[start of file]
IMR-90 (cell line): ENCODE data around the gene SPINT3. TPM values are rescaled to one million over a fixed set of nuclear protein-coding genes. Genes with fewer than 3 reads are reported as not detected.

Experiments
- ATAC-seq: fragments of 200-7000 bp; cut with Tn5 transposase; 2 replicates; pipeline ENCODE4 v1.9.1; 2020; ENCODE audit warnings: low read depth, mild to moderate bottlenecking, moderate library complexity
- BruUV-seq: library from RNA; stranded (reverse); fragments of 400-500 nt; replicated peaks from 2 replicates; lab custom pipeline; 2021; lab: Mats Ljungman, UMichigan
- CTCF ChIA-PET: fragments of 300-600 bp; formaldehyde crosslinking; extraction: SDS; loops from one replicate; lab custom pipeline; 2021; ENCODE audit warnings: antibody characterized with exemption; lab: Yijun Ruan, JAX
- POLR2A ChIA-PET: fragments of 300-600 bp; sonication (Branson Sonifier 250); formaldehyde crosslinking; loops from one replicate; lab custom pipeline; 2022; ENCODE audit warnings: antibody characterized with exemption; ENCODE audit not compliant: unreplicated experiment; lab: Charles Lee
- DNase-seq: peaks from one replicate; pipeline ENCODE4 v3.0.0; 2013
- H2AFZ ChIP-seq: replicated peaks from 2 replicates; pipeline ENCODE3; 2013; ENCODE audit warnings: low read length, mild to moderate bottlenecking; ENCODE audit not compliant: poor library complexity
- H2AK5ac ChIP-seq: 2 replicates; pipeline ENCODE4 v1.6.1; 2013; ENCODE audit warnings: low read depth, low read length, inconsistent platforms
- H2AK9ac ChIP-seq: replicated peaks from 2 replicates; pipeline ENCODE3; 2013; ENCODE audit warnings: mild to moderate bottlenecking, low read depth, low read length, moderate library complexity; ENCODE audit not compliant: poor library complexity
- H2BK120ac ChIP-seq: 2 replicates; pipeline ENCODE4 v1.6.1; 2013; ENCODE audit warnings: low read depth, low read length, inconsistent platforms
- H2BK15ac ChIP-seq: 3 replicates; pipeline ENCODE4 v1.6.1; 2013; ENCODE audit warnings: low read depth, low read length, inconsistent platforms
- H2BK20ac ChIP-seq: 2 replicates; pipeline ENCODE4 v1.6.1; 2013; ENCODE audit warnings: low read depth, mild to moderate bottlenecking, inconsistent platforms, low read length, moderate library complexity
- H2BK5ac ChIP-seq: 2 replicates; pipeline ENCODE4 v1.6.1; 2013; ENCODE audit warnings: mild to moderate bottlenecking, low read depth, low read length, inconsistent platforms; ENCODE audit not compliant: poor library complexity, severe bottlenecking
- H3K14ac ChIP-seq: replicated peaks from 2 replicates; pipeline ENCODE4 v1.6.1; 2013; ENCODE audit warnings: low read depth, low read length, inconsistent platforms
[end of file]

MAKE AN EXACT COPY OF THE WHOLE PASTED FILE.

IMR-90 (cell line): ENCODE data around the gene SPINT3. TPM values are rescaled to one million over a fixed set of nuclear protein-coding genes. Genes with fewer than 3 reads are reported as not detected.

Experiments
- ATAC-seq: fragments of 200-7000 bp; cut with Tn5 transposase; 2 replicates; pipeline ENCODE4 v1.9.1; 2020; ENCODE audit warnings: low read depth, mild to moderate bottlenecking, moderate library complexity
- BruUV-seq: library from RNA; stranded (reverse); fragments of 400-500 nt; replicated peaks from 2 replicates; lab custom pipeline; 2021; lab: Mats Ljungman, UMichigan
- CTCF ChIA-PET: fragments of 300-600 bp; formaldehyde crosslinking; extraction: SDS; loops from one replicate; lab custom pipeline; 2021; ENCODE audit warnings: antibody characterized with exemption; lab: Yijun Ruan, JAX
- POLR2A ChIA-PET: fragments of 300-600 bp; sonication (Branson Sonifier 250); formaldehyde crosslinking; loops from one replicate; lab custom pipeline; 2022; ENCODE audit warnings: antibody characterized with exemption; ENCODE audit not compliant: unreplicated experiment; lab: Charles Lee
- DNase-seq: peaks from one replicate; pipeline ENCODE4 v3.0.0; 2013
- H2AFZ ChIP-seq: replicated peaks from 2 replicates; pipeline ENCODE3; 2013; ENCODE audit warnings: low read length, mild to moderate bottlenecking; ENCODE audit not compliant: poor library complexity
- H2AK5ac ChIP-seq: 2 replicates; pipeline ENCODE4 v1.6.1; 2013; ENCODE audit warnings: low read depth, low read length, inconsistent platforms
- H2AK9ac ChIP-seq: replicated peaks from 2 replicates; pipeline ENCODE3; 2013; ENCODE audit warnings: mild to moderate bottlenecking, low read depth, low read length, moderate library complexity; ENCODE audit not compliant: poor library complexity
- H2BK120ac ChIP-seq: 2 replicates; pipeline ENCODE4 v1.6.1; 2013; ENCODE audit warnings: low read depth, low read length, inconsistent platforms
- H2BK15ac ChIP-seq: 3 replicates; pipeline ENCODE4 v1.6.1; 2013; ENCODE audit warnings: low read depth, low read length, inconsistent platforms
- H2BK20ac ChIP-seq: 2 replicates; pipeline ENCODE4 v1.6.1; 2013; ENCODE audit warnings: low read depth, mild to moderate bottlenecking, inconsistent platforms, low read length, moderate library complexity
- H2BK5ac ChIP-seq: 2 replicates; pipeline ENCODE4 v1.6.1; 2013; ENCODE audit warnings: mild to moderate bottlenecking, low read depth, low read length, inconsistent platforms; ENCODE audit not compliant: poor library complexity, severe bottlenecking
- H3K14ac ChIP-seq: replicated peaks from 2 replicates; pipeline ENCODE4 v1.6.1; 2013; ENCODE audit warnings: low read depth, low read length, inconsistent platforms